Welcome back blog readers,
This post is from my old blog during a time when I was working in the automotive industry as a Parts Advisor.
Due to the vast amount of calls and questions I receive at work, I thought I would take a moment to break things down.
It appears to me that many finance managers do not thoroughly explain the Warranty or Service Contracts that they upsell our customers. Perhaps the general public only hears what they want to hear because the term “Bumper to Bumper” includes everything under the sun, right?……….. WRONG!!!!!!!
So I will do the best I can to break things down and explain the differences between a Factory Warranty vs a Service Contract.
Before we go on, here is my disclaimer… I am not a Finance Manager, I do not work for the New/Used Car Department, I do not know the factory warranty for every car ever made. In this example, I will be referring to Chrysler, Dodge, Jeep warranty because that is the line that I have worked with for over 10 years. Mopar Parts is my specialty, I have been cross-trained in the Service Admin area and I have dabbled in the Mopar Warranty area as well.
First up is the Factory BASIC Warranty… In the USA it is 3 Years or 36,000 Miles, whichever happens first. In Canada, it is 3 Years or 60,000 Kilometers, whichever happens first. The factory Basic Warranty covers such items as weather strips, sensors, switches, belts, hoses, calipers, wheel cylinders, interior/exterior trim, thermostats, radiators, water pumps, steering/ suspension components, various seals and gaskets, EGR Valve, emission hoses, vapor canister, fuel pump, all heating and A/C components. Honestly, there are too many individual components to mention, but you get the idea.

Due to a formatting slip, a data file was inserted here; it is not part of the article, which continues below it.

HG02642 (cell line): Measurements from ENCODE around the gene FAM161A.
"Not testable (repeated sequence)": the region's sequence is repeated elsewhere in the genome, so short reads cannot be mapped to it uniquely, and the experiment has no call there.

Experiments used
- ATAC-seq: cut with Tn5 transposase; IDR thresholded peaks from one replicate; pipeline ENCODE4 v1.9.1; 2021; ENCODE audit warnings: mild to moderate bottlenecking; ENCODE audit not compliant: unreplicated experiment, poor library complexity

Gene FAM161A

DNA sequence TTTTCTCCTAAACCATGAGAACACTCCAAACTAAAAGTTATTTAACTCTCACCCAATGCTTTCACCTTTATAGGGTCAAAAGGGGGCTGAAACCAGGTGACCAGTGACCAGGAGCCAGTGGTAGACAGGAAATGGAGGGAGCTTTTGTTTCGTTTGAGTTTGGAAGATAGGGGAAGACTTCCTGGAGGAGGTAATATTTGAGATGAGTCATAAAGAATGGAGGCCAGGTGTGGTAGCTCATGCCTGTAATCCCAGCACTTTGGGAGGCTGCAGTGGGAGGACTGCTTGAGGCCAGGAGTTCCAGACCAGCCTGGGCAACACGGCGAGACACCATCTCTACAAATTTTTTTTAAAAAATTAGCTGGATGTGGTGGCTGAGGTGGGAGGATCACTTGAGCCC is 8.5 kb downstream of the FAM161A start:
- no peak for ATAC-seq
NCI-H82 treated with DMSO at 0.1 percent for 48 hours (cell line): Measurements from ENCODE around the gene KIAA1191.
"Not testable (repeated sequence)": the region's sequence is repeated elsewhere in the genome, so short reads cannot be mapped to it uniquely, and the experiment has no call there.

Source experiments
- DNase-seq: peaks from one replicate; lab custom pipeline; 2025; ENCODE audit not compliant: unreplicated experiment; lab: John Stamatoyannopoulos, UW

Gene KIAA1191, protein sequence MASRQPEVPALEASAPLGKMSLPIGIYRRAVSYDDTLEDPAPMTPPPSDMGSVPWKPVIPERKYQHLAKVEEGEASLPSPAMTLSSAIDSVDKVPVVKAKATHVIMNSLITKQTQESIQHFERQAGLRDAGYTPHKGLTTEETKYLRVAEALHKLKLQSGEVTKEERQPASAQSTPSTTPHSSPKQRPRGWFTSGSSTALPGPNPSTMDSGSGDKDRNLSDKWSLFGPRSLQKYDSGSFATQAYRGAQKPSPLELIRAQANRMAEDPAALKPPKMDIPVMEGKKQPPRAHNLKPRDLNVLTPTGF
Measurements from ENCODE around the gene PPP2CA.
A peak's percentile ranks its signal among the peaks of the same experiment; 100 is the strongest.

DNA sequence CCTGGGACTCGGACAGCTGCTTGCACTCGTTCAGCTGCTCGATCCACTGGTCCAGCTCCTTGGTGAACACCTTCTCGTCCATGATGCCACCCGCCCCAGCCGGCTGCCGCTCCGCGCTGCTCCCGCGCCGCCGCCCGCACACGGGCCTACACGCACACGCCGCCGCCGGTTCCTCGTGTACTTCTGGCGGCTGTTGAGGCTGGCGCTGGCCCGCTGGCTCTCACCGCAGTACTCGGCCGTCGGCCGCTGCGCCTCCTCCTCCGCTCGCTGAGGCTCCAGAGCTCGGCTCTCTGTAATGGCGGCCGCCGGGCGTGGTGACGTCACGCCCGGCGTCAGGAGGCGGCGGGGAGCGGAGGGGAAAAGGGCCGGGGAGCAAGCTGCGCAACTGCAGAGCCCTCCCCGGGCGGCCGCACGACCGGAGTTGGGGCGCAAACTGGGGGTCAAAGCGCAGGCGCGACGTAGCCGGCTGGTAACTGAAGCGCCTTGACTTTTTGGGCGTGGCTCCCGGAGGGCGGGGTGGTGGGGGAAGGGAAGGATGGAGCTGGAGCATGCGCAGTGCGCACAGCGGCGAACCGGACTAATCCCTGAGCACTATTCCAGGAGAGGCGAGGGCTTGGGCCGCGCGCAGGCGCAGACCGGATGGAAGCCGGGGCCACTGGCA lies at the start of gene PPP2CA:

Next up is the Powertrain Warranty…. this is not purchased separately, it comes with the Basic Warranty from the Factory. The Powertrain Warranty varies in time and length, but for the most part, the coverage lasts from 5 to 10 years or 60,000 miles (100,000 kilometers) to Limited Lifetime. Limited being the key word there… Now the Powertrain Warranty covers such items as the Engine and its internal parts, internal seals/gaskets, lifters, rods, pistons. It also includes the Transmission and its internal components, gears, bands, flywheel, torque converter, seals/gaskets, pumps. It also includes the Driveline components, axle shafts, u-joints, front/rear differential and their internal parts, and the transfer case and or the power transfer unit and their internal parts. Again, there are far too many individual parts to list, but I hope you get the idea.